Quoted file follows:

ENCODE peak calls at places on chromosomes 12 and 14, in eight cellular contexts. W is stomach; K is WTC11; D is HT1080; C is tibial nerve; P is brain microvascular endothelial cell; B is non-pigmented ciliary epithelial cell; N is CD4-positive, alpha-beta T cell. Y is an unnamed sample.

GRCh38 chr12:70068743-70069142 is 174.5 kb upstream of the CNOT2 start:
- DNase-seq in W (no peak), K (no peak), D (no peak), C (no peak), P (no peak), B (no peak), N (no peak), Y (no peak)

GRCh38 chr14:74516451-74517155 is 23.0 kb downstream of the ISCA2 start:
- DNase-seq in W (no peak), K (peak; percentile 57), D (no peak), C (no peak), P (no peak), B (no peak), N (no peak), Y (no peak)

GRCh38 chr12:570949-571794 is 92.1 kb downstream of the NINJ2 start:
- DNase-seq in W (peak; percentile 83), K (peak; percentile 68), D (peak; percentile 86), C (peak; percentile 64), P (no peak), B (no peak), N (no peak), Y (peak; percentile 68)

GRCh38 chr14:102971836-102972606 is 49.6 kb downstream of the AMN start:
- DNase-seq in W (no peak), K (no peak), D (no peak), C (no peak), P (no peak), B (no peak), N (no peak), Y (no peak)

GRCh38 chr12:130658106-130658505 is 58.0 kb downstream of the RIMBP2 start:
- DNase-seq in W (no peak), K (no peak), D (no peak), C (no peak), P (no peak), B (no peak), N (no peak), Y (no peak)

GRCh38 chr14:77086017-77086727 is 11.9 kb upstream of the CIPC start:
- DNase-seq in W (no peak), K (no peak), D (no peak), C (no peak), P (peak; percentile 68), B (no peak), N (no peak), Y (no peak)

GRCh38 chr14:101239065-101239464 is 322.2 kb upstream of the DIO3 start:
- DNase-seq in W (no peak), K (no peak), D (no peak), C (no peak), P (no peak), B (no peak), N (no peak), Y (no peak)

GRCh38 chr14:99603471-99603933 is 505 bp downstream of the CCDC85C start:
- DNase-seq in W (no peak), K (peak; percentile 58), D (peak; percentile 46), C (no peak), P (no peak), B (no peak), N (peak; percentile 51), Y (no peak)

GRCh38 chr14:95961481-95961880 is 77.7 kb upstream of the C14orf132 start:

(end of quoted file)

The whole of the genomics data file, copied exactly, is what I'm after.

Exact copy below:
ENCODE peak calls at places on chromosomes 12 and 14, in eight cellular contexts. W is stomach; K is WTC11; D is HT1080; C is tibial nerve; P is brain microvascular endothelial cell; B is non-pigmented ciliary epithelial cell; N is CD4-positive, alpha-beta T cell. Y is an unnamed sample.

GRCh38 chr12:70068743-70069142 is 174.5 kb upstream of the CNOT2 start:
- DNase-seq in W (no peak), K (no peak), D (no peak), C (no peak), P (no peak), B (no peak), N (no peak), Y (no peak)

GRCh38 chr14:74516451-74517155 is 23.0 kb downstream of the ISCA2 start:
- DNase-seq in W (no peak), K (peak; percentile 57), D (no peak), C (no peak), P (no peak), B (no peak), N (no peak), Y (no peak)

GRCh38 chr12:570949-571794 is 92.1 kb downstream of the NINJ2 start:
- DNase-seq in W (peak; percentile 83), K (peak; percentile 68), D (peak; percentile 86), C (peak; percentile 64), P (no peak), B (no peak), N (no peak), Y (peak; percentile 68)

GRCh38 chr14:102971836-102972606 is 49.6 kb downstream of the AMN start:
- DNase-seq in W (no peak), K (no peak), D (no peak), C (no peak), P (no peak), B (no peak), N (no peak), Y (no peak)

GRCh38 chr12:130658106-130658505 is 58.0 kb downstream of the RIMBP2 start:
- DNase-seq in W (no peak), K (no peak), D (no peak), C (no peak), P (no peak), B (no peak), N (no peak), Y (no peak)

GRCh38 chr14:77086017-77086727 is 11.9 kb upstream of the CIPC start:
- DNase-seq in W (no peak), K (no peak), D (no peak), C (no peak), P (peak; percentile 68), B (no peak), N (no peak), Y (no peak)

GRCh38 chr14:101239065-101239464 is 322.2 kb upstream of the DIO3 start:
- DNase-seq in W (no peak), K (no peak), D (no peak), C (no peak), P (no peak), B (no peak), N (no peak), Y (no peak)

GRCh38 chr14:99603471-99603933 is 505 bp downstream of the CCDC85C start:
- DNase-seq in W (no peak), K (peak; percentile 58), D (peak; percentile 46), C (no peak), P (no peak), B (no peak), N (peak; percentile 51), Y (no peak)

GRCh38 chr14:95961481-95961880 is 77.7 kb upstream of the C14orf132 start: